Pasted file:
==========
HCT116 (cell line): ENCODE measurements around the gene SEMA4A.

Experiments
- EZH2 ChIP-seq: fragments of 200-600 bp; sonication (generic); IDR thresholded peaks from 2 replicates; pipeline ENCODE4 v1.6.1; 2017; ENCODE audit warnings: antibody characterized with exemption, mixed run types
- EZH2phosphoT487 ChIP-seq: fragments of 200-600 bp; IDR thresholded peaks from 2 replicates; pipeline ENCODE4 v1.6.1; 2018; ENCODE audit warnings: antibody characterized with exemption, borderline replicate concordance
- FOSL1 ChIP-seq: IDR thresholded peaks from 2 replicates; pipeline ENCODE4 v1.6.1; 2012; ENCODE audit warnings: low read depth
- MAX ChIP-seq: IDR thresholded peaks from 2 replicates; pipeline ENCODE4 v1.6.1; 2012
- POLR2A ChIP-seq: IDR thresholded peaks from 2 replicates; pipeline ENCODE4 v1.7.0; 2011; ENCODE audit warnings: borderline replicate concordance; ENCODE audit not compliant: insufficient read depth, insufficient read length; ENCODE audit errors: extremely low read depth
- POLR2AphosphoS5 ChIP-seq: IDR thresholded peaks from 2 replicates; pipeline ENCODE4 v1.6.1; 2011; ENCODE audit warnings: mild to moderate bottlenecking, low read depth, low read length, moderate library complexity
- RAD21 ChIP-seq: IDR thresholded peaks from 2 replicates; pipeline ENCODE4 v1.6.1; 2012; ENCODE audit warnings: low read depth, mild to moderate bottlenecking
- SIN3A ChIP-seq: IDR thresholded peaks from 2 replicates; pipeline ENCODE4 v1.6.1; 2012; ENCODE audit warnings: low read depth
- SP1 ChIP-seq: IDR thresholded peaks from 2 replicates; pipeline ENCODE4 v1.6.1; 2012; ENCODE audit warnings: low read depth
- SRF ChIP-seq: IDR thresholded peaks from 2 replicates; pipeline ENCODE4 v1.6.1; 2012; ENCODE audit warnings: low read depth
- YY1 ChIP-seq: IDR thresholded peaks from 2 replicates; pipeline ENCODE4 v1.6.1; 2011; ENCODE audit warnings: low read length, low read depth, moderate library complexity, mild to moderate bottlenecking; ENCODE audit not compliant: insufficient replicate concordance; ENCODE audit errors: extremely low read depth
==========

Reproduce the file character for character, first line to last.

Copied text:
HCT116 (cell line): ENCODE measurements around the gene SEMA4A.

Experiments
- EZH2 ChIP-seq: fragments of 200-600 bp; sonication (generic); IDR thresholded peaks from 2 replicates; pipeline ENCODE4 v1.6.1; 2017; ENCODE audit warnings: antibody characterized with exemption, mixed run types
- EZH2phosphoT487 ChIP-seq: fragments of 200-600 bp; IDR thresholded peaks from 2 replicates; pipeline ENCODE4 v1.6.1; 2018; ENCODE audit warnings: antibody characterized with exemption, borderline replicate concordance
- FOSL1 ChIP-seq: IDR thresholded peaks from 2 replicates; pipeline ENCODE4 v1.6.1; 2012; ENCODE audit warnings: low read depth
- MAX ChIP-seq: IDR thresholded peaks from 2 replicates; pipeline ENCODE4 v1.6.1; 2012
- POLR2A ChIP-seq: IDR thresholded peaks from 2 replicates; pipeline ENCODE4 v1.7.0; 2011; ENCODE audit warnings: borderline replicate concordance; ENCODE audit not compliant: insufficient read depth, insufficient read length; ENCODE audit errors: extremely low read depth
- POLR2AphosphoS5 ChIP-seq: IDR thresholded peaks from 2 replicates; pipeline ENCODE4 v1.6.1; 2011; ENCODE audit warnings: mild to moderate bottlenecking, low read depth, low read length, moderate library complexity
- RAD21 ChIP-seq: IDR thresholded peaks from 2 replicates; pipeline ENCODE4 v1.6.1; 2012; ENCODE audit warnings: low read depth, mild to moderate bottlenecking
- SIN3A ChIP-seq: IDR thresholded peaks from 2 replicates; pipeline ENCODE4 v1.6.1; 2012; ENCODE audit warnings: low read depth
- SP1 ChIP-seq: IDR thresholded peaks from 2 replicates; pipeline ENCODE4 v1.6.1; 2012; ENCODE audit warnings: low read depth
- SRF ChIP-seq: IDR thresholded peaks from 2 replicates; pipeline ENCODE4 v1.6.1; 2012; ENCODE audit warnings: low read depth
- YY1 ChIP-seq: IDR thresholded peaks from 2 replicates; pipeline ENCODE4 v1.6.1; 2011; ENCODE audit warnings: low read length, low read depth, moderate library complexity, mild to moderate bottlenecking; ENCODE audit not compliant: insufficient replicate concordance; ENCODE audit errors: extremely low read depth